When in Rome…
Today we treated ourselves to more of the Art Nouveau creations of Charles Rennie Mackintosh, now revered in Glasgow, 90 years after his death. He left here in 1914, as he could find no more work as an architect and designer, and went to England, then France. He would be astonished to see how omnipresent his work is, and how it draws students, art lovers and tourists in droves.
We began our day at the House for an Art Lover, a very recent addition to the body of his work. It was built in the 1990’s, based on plans Mackintosh submitted to a German magazine competition in 1901. While he didn’t win the competition, the house has come to life based on his designs.
The entrance hall/main lounge is spectacular, but then so are the dining room, oval ladies’ withdrawing room, and the music room. Even the hallway is breath-taking. We were there with a school group whose coats decorated the main lounge quite nicely. Mackintosh and his wife, Margaret McDonald, designed and decorated every moment of the buildings they designed. As this one is a completely modern construct, visitors are allowed to touch and sit – a real treat.
As we were leaving, we had the opportunity to meet the hero of this house, Graham Roxburgh, the visionary engineer who drove this project from a dream to a reality. He was having coffee with a friend, and was gracious enough to endure our enthusiastic response to the house. What a nice moment.
The next stop on our pilgrimage was The Scotland Street School, designed by Mackintosh and open as a school from 1906 to 1979. As with all his creations, little moments of beauty lift the utilitarian in ways that must have also affected the students of this school.
The building is now a museum about education in Scotland during Victorian times, and World War II. We were also there with a school group, and their chatter added just the right note to our visit. The classrooms were so perfect – desks on risers, windows to let in light, and even a Victorian schoolteacher in place, without a smile. The curriculum was rather gender-specific, with girls learning cookery and other household arts, and the boys learning shop. Wouldn’t fly today!
There was an amusing section about “gym” in the old days. That was a real problem for some students, evidently.
It is a lovely building and I’d take it over many of the modern versions I’ve seen.
We went back to the main shopping area and popped into Fraser’s, the Harrods of Scotland, just to admire their staircase. Very nice, indeed.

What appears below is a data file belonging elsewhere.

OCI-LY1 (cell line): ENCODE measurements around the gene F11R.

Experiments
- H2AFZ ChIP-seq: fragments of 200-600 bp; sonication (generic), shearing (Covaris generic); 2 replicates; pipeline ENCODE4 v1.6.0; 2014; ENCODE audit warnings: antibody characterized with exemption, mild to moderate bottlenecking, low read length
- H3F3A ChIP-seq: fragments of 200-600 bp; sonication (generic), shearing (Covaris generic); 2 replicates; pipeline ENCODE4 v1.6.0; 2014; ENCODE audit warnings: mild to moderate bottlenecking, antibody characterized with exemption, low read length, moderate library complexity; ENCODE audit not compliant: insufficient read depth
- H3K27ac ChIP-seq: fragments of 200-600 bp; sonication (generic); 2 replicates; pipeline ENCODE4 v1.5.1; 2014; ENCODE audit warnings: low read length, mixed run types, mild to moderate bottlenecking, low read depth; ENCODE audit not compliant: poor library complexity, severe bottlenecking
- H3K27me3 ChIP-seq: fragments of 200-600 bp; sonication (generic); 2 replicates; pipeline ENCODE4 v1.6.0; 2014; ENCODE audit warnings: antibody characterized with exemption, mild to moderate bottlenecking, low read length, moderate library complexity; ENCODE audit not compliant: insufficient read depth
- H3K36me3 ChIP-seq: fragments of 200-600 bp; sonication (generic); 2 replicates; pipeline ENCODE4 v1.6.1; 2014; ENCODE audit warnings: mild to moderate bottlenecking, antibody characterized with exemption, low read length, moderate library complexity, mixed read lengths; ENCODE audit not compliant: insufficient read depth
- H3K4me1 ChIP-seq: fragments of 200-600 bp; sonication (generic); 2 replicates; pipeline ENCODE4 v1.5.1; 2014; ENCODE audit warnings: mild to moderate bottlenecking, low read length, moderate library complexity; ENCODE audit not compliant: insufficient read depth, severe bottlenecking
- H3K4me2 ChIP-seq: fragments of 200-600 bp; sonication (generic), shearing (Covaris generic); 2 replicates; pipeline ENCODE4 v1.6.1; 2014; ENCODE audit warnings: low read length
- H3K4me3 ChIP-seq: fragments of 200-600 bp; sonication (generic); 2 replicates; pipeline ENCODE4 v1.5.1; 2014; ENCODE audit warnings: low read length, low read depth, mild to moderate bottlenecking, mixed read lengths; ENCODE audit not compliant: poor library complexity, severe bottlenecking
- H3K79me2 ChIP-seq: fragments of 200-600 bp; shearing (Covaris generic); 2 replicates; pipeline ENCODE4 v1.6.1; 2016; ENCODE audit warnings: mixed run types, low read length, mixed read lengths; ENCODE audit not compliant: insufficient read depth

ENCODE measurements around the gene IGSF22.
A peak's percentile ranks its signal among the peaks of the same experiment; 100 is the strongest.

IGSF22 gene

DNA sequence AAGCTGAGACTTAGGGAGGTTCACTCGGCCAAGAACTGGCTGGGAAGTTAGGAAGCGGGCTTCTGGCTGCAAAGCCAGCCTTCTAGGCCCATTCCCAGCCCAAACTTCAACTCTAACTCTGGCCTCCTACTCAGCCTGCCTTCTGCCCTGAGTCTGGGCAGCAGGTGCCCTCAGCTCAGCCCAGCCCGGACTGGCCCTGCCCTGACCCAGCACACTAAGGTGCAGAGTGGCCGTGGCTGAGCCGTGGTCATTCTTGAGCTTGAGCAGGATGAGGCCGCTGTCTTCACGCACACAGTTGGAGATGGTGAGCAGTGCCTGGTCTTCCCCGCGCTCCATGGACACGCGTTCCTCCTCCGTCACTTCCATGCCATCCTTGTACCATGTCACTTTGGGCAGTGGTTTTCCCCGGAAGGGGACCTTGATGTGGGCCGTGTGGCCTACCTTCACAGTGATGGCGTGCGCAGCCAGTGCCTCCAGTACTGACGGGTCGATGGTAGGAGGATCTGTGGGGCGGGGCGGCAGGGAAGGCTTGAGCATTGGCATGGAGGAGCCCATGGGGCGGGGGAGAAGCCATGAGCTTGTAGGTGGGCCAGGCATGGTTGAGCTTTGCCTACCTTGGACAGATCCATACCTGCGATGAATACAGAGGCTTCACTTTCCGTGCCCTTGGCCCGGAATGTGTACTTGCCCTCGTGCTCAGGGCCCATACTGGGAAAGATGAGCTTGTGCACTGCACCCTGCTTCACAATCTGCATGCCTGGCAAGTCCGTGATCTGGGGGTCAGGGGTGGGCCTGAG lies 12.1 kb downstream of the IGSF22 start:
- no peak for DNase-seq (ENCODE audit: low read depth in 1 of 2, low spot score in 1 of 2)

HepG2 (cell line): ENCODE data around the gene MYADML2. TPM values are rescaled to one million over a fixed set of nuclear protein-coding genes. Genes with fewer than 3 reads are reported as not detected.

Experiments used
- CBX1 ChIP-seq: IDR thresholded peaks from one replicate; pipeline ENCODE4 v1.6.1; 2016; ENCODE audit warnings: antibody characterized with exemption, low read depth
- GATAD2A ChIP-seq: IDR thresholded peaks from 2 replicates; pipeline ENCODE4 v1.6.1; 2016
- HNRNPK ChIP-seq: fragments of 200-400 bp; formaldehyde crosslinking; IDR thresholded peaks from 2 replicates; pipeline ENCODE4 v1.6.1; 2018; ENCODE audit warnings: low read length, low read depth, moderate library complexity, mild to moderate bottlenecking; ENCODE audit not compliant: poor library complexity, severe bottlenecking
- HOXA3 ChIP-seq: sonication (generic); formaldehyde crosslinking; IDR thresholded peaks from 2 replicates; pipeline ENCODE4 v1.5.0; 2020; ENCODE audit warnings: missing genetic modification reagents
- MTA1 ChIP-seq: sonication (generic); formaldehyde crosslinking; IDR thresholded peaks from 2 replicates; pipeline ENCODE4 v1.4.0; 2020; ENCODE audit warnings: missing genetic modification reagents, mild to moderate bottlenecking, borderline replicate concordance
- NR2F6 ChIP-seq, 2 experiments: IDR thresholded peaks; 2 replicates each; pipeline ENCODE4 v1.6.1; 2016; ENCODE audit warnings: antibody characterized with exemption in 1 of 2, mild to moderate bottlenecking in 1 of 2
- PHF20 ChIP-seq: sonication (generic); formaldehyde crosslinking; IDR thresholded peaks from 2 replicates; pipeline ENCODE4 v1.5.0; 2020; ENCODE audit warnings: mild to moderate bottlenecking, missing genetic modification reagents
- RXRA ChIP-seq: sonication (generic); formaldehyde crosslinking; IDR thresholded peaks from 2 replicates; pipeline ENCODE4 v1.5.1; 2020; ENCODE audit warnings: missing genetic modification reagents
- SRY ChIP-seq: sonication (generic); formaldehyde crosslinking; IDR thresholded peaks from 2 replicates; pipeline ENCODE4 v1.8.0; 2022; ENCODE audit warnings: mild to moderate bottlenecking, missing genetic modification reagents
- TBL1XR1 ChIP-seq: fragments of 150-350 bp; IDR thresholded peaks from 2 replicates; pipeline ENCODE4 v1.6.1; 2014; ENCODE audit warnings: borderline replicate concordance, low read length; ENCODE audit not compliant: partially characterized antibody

Traveling there by Glasgow’s subway was quite easy. It’s a small subway – a ring, basically – and while it’s very civilized and looks quite modern, it is the third oldest in the world, built in 1896.
After a very nice lunch, we went to the nearby Lighthouse, designed by Mackintosh in 1893, then home to the Glasgow Herald newspaper. The Mackintosh Tower was originally a water tower, used to cool the printing press and ready in case of fire. It’s now an interpretive center for his work, and a great viewing platform over the city.
On the way to our final destination, we saw a full rainbow stretching over the city – surely a good omen for the rest of our visit, and just one more charming sight we have seen here.
We passed by another of the famous Willow Tea Rooms, but were able to resist another stop for tea and a sweet. We are getting stronger.
Our final destination was the heart-breaker – the Glasgow School of Art, Mackintosh’s most magnificent achievement. When we were last here, the building was under renovation after a fire in 2014. We were at a 150th birthday party for Charles Rennie Mackintosh in New York in this June, and heard all about its imminent reopening, which decided us on making Glasgow the final destination of this tour.
Not two weeks later, it burned to a shell.
Can there possibly be enough money or will to start over – again? Judging from what we saw today, that is very hard to believe.
Thankfully, there is enough of Mackintosh’s genius to admire here, without bemoaning what has been lost.
Don’s Food Corner
After having searched out dazzling Art Deco restaurants in Portugal, we dove into a real jewel in Glasgow. Called Rogano, this perfectly preserved 1930’s spot is located right off the main shopping street. There were three sections — a bar, a fancy restaurant and a bistro in the basement. Based on the different menus offered in each place — with the most limited menu offered in the main dining room — we settled on more casual bistro.
As it is known primarily for its seafood, we tried to stick to that theme. I started with six magnificent Scottish oysters. Although I asked the waiter where the oysters came from, I couldn’t cut through the Glasgow accent to understand what was said and didn’t press it because we already had to ask him to repeat himself a few times when he was describing the specials. Wherever those oysters came from, they were huge and, as we always hope, tasted of the sea.
I followed that with a nice piece of delicately poached Scottish salmon that came with a small salad, lightly dressed and featuring small bits of orange in a medley of lettuces. A small side of potato salad came with it.
Jo started with a delightfully light liver pate, which was called a parfait on the menu, that came with a slice of toasted brioche. For her main course, she selected the lobster macaroni and cheese. This dish seemed based on more of a bechamel sauce of cream and butter than cheese-heavy type that we normally have.
When we finished, the waiter asked: “Well, was it worth the trip?” Yes, indeed.